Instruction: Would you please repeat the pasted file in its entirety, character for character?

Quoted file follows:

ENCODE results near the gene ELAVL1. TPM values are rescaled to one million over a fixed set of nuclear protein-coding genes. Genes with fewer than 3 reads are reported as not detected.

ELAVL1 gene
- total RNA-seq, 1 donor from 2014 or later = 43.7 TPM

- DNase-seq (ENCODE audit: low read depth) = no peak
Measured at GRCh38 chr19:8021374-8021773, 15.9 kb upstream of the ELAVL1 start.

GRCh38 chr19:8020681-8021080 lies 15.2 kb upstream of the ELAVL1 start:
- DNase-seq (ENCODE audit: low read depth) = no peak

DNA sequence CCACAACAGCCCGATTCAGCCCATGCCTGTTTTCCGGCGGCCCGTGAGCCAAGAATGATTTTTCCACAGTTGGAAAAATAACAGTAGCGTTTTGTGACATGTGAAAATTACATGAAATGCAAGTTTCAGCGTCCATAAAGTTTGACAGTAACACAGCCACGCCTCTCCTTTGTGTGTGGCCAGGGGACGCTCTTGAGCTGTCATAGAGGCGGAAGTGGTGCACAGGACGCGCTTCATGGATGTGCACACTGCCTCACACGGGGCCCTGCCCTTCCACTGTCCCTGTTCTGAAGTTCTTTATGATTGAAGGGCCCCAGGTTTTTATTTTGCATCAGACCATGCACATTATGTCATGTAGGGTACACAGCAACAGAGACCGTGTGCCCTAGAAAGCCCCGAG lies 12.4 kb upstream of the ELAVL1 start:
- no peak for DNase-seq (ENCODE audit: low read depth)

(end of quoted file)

ENCODE results near the gene ELAVL1. TPM values are rescaled to one million over a fixed set of nuclear protein-coding genes. Genes with fewer than 3 reads are reported as not detected.

ELAVL1 gene
- total RNA-seq, 1 donor from 2014 or later = 43.7 TPM

- DNase-seq (ENCODE audit: low read depth) = no peak
Measured at GRCh38 chr19:8021374-8021773, 15.9 kb upstream of the ELAVL1 start.

GRCh38 chr19:8020681-8021080 lies 15.2 kb upstream of the ELAVL1 start:
- DNase-seq (ENCODE audit: low read depth) = no peak

DNA sequence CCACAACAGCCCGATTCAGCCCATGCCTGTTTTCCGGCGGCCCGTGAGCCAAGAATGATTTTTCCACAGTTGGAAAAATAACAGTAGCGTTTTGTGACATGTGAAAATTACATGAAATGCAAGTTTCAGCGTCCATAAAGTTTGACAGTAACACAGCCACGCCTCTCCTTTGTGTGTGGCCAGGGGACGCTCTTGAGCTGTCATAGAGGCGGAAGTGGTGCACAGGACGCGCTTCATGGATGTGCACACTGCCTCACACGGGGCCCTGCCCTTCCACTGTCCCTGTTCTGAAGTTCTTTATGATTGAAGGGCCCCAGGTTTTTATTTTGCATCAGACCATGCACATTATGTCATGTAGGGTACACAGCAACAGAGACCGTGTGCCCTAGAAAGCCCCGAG lies 12.4 kb upstream of the ELAVL1 start:
- no peak for DNase-seq (ENCODE audit: low read depth)